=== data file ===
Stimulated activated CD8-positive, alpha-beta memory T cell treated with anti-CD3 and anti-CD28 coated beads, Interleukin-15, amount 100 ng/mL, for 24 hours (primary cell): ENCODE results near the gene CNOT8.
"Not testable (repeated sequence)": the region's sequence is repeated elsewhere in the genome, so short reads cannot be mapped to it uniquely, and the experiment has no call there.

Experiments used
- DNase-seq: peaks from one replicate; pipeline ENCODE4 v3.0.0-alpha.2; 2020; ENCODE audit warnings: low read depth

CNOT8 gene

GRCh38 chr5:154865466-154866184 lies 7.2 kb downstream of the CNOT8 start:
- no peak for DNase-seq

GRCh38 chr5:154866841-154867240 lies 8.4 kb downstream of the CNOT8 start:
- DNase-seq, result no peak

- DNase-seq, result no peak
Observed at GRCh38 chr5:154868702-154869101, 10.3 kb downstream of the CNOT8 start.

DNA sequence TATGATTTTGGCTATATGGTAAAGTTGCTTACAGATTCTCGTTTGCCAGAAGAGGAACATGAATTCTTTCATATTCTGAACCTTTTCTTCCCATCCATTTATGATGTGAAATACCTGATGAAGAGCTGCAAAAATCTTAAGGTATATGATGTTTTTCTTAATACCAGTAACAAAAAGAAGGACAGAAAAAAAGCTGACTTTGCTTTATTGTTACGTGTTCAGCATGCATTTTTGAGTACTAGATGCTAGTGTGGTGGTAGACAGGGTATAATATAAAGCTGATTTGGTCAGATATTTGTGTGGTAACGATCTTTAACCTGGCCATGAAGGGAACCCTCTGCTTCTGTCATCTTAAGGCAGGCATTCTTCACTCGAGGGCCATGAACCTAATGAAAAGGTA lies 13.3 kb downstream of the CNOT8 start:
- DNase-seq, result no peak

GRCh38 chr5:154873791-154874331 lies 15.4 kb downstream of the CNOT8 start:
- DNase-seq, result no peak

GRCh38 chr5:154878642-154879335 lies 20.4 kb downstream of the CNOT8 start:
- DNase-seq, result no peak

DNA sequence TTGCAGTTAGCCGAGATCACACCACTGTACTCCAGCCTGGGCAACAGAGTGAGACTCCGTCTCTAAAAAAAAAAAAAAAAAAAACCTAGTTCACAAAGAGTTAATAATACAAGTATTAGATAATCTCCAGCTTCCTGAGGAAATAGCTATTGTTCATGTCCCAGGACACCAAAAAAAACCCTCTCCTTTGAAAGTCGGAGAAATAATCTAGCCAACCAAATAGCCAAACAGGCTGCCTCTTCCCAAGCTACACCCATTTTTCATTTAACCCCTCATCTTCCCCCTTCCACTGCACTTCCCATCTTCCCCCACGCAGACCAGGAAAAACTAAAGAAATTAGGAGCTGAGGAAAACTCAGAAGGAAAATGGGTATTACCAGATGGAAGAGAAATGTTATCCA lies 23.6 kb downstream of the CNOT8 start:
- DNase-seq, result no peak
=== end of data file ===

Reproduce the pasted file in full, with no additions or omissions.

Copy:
Stimulated activated CD8-positive, alpha-beta memory T cell treated with anti-CD3 and anti-CD28 coated beads, Interleukin-15, amount 100 ng/mL, for 24 hours (primary cell): ENCODE results near the gene CNOT8.
"Not testable (repeated sequence)": the region's sequence is repeated elsewhere in the genome, so short reads cannot be mapped to it uniquely, and the experiment has no call there.

Experiments used
- DNase-seq: peaks from one replicate; pipeline ENCODE4 v3.0.0-alpha.2; 2020; ENCODE audit warnings: low read depth

CNOT8 gene

GRCh38 chr5:154865466-154866184 lies 7.2 kb downstream of the CNOT8 start:
- no peak for DNase-seq

GRCh38 chr5:154866841-154867240 lies 8.4 kb downstream of the CNOT8 start:
- DNase-seq, result no peak

- DNase-seq, result no peak
Observed at GRCh38 chr5:154868702-154869101, 10.3 kb downstream of the CNOT8 start.

DNA sequence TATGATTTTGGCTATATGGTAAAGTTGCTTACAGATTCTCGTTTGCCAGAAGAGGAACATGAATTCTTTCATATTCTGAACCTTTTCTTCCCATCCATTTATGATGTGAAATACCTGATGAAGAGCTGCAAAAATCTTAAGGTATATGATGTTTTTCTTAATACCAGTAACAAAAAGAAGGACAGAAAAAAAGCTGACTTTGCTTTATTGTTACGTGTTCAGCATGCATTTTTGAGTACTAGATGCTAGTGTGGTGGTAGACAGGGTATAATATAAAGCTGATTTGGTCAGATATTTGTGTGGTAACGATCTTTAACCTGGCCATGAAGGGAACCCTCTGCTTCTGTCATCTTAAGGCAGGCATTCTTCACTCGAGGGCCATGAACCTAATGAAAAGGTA lies 13.3 kb downstream of the CNOT8 start:
- DNase-seq, result no peak

GRCh38 chr5:154873791-154874331 lies 15.4 kb downstream of the CNOT8 start:
- DNase-seq, result no peak

GRCh38 chr5:154878642-154879335 lies 20.4 kb downstream of the CNOT8 start:
- DNase-seq, result no peak

DNA sequence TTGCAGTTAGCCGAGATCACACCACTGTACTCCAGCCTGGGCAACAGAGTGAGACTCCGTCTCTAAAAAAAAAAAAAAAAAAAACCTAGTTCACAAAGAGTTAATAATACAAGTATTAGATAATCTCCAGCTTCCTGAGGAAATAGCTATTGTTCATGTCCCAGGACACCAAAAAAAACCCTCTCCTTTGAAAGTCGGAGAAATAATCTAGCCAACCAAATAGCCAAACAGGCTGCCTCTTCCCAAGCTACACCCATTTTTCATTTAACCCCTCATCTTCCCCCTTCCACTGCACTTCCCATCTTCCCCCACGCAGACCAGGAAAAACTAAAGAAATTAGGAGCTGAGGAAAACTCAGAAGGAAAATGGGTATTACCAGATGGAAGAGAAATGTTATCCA lies 23.6 kb downstream of the CNOT8 start:
- DNase-seq, result no peak